For many parents applying to independent schools, affordability is an important consideration. To improve affordability, millions of dollars in financial assistance are awarded annually by Canadian independent schools to citizens and international boarders alike.
Schools offer financial assistance to families of every income level to ensure their top-quality education is accessible to students from diverse financial backgrounds. “There’s a myth that only low-income families can get financial assistance—almost everyone can qualify for different amounts,” says Hilary Adamson, executive director of student recruitment at the Bishop Strachan School.
Assistance ranges from a few thousand dollars to full tuition coverage, with schools like Upper Canada College and Appleby College providing an average of approximately $21,000 a year to each student receiving finan- cial help. Upper Canada College offers the most assistance to its students, with more than $5 million available per year.
“We encourage all families to consider applying,” says Michael O’Connor, Appleby College’s chief marketing and enrolment officer. Roughly one in five Appleby students receive some form of financial assistance. “It’s really worth going through the process, because for some families, even just $2,000 in annual assistance can make all the difference,” Adamson says.
The application for financial assistance is separate from applying for admission, but both must be submitted concurrently—typically at the end of the calendar year for consideration for the following fall. And par- ents with enrolled children must reapply for financial assistance every new school year.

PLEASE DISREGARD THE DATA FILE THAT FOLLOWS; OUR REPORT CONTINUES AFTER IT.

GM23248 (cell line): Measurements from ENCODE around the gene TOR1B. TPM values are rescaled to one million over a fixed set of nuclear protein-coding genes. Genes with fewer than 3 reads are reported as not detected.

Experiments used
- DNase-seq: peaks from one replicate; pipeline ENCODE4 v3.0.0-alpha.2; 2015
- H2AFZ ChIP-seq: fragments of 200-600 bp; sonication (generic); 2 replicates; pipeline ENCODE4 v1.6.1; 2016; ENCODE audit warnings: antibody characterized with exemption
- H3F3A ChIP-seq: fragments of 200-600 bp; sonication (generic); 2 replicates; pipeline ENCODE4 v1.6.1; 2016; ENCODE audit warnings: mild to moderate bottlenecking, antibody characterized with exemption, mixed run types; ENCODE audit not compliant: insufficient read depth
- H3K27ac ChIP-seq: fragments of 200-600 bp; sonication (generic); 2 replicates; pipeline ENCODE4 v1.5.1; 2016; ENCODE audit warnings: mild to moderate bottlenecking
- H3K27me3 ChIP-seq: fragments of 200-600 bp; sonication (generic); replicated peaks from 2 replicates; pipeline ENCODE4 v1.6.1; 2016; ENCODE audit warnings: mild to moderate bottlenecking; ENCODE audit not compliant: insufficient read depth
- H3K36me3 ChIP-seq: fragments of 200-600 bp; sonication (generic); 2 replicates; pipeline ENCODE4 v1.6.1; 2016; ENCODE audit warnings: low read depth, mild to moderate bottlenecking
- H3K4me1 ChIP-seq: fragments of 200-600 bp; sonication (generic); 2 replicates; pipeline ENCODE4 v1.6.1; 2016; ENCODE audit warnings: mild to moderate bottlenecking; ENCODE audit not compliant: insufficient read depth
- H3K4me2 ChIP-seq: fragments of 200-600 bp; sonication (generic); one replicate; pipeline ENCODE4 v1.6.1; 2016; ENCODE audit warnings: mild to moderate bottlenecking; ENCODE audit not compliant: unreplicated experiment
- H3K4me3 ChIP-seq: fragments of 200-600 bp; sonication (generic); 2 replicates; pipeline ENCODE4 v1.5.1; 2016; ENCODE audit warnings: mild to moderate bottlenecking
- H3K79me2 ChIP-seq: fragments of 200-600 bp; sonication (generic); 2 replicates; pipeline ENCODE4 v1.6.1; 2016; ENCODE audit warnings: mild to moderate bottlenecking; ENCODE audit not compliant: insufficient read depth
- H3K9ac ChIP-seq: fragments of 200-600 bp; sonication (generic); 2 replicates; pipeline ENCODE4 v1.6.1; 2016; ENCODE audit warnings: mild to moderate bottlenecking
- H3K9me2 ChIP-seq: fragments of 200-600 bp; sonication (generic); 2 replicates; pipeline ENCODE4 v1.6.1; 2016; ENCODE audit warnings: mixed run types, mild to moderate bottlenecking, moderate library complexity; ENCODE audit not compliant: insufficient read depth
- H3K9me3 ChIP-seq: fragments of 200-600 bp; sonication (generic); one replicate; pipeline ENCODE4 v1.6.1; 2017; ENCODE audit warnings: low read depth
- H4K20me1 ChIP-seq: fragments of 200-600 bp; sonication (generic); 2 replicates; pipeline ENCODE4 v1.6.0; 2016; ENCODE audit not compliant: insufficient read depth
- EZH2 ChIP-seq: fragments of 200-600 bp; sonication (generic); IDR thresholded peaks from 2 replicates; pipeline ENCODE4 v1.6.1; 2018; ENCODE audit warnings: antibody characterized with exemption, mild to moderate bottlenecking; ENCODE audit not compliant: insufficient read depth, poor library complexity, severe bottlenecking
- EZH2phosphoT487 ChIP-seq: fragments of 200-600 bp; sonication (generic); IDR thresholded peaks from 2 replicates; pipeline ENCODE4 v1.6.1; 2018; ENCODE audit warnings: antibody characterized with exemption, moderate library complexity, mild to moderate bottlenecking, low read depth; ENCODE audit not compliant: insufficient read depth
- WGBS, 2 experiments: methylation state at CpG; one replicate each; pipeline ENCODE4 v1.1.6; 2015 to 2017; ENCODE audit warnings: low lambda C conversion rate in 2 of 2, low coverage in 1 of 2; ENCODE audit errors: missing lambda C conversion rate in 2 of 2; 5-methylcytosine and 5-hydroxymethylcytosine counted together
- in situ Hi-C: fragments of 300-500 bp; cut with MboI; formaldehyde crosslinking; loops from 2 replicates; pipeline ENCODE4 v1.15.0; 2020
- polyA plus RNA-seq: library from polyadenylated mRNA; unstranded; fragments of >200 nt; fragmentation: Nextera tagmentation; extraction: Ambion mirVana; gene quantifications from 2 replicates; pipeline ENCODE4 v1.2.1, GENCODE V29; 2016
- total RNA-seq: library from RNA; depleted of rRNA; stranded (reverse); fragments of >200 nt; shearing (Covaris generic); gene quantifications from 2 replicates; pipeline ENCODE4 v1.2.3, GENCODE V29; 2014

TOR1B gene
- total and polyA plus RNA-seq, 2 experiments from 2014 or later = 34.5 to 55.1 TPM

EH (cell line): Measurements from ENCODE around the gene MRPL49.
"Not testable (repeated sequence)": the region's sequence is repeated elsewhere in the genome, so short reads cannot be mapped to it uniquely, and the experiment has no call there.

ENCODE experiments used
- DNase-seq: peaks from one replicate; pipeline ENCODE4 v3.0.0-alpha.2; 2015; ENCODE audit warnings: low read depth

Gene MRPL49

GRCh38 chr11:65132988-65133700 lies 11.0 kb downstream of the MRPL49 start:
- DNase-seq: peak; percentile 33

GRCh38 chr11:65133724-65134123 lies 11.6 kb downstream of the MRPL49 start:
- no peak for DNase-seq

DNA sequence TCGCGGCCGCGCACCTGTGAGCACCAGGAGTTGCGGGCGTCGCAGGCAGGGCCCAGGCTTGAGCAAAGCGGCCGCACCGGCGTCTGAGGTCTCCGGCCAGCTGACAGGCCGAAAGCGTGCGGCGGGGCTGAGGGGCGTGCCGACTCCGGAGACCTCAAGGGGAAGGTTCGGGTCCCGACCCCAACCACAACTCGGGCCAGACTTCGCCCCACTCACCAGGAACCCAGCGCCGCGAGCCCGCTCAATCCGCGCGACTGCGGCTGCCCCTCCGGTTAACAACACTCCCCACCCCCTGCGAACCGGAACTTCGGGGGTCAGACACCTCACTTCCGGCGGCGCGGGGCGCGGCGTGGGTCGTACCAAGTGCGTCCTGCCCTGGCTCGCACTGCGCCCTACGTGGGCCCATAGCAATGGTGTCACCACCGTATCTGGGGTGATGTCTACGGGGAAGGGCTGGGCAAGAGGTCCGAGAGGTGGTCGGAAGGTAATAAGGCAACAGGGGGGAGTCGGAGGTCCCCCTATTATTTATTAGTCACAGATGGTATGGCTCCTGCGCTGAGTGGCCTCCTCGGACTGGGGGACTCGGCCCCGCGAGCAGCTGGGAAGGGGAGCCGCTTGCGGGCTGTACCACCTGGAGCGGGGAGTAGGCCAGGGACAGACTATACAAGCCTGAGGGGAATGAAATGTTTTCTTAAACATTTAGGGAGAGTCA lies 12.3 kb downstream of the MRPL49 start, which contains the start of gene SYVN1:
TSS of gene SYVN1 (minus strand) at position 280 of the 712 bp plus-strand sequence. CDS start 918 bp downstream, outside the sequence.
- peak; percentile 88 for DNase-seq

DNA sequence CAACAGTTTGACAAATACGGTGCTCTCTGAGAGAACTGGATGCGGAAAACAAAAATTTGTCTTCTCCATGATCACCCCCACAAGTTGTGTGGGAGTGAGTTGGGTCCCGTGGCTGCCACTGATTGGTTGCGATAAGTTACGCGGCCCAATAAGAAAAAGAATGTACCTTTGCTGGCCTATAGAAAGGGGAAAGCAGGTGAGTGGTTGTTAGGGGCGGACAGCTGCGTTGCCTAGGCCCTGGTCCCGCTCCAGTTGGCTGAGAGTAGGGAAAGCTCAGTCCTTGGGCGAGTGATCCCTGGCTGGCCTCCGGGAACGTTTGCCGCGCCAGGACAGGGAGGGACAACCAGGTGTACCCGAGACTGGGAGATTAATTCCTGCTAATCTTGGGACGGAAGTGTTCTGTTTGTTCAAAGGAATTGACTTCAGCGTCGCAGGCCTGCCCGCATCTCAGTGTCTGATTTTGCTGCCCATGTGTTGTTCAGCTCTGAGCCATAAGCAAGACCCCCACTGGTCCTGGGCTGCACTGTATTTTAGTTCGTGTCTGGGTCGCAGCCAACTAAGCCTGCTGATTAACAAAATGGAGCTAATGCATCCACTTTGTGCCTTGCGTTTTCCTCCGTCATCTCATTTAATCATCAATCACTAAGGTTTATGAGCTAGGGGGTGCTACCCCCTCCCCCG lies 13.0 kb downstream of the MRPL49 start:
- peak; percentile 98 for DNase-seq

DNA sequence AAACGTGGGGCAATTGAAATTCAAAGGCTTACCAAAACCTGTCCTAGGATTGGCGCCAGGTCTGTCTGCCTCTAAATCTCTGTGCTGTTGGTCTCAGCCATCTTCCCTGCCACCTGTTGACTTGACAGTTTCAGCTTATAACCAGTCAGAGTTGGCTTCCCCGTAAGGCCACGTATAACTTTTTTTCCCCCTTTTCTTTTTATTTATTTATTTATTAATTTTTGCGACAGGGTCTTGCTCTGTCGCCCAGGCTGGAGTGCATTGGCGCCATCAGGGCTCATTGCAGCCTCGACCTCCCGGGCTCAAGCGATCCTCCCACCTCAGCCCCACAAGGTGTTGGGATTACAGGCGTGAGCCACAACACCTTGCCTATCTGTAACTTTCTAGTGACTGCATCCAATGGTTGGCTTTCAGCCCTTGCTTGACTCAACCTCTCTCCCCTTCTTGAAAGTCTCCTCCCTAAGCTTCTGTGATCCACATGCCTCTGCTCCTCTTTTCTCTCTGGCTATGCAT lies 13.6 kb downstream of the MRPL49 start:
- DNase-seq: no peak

Students can find out how much financial assistance they’re eligible for by filling out an online application through a trusted third-party administrator such as Apple Financial Services, the service used by most major independent schools in the GTA, including Havergal College and
Branksome Hall. Families must provide financial details including tax returns, proof of income and annual expenditures. This information is secure and confidential throughout the application process.
Apple Financial then determines a recommended amount of assistance through a needs-based assessment that factors in variables such as household income and expenses, assets and liabilities, and whether siblings are enrolled in universities or independent schools.
Although financial assistance and enrolment decisions are made around the same time, both applications are treated separately by most schools. “Applying to Bishop Strachan is needs-blind,” says Adamson. “We analyze the application for admission without looking at a family’s financial situation.”
Based on Apple Financial’s recommendation, schools award a set amount of approved financial assistance along with a separate offer of admission. Offer dates can vary, but many GTA independent schools share a common offer date, which is generally in late February. The offer date for next fall is February 26, 2021. Parents are given five days after the offer date to make a decision.
This year, several schools have increased the amount of assistance available to applicants who have experienced increased hardship because of the Covid-19 pandemic. “If a family runs into financial difficulties, we will do everything we possibly can to provide support,” says O’Connor. New applicants, as well as families already receiving financial assistance, can fill out an optional supplementary Covid-19 form through Apple Financial.
These initiatives are part of a long-standing effort by independent schools to enhance and maintain inclusivity. “Different perspectives and backgrounds foster a diverse community, which helps enrich our learning environment,” says Adamson. “Once we enrol a student, we want to keep their family as part of our community, so we do our best to support them no matter their financial situation.”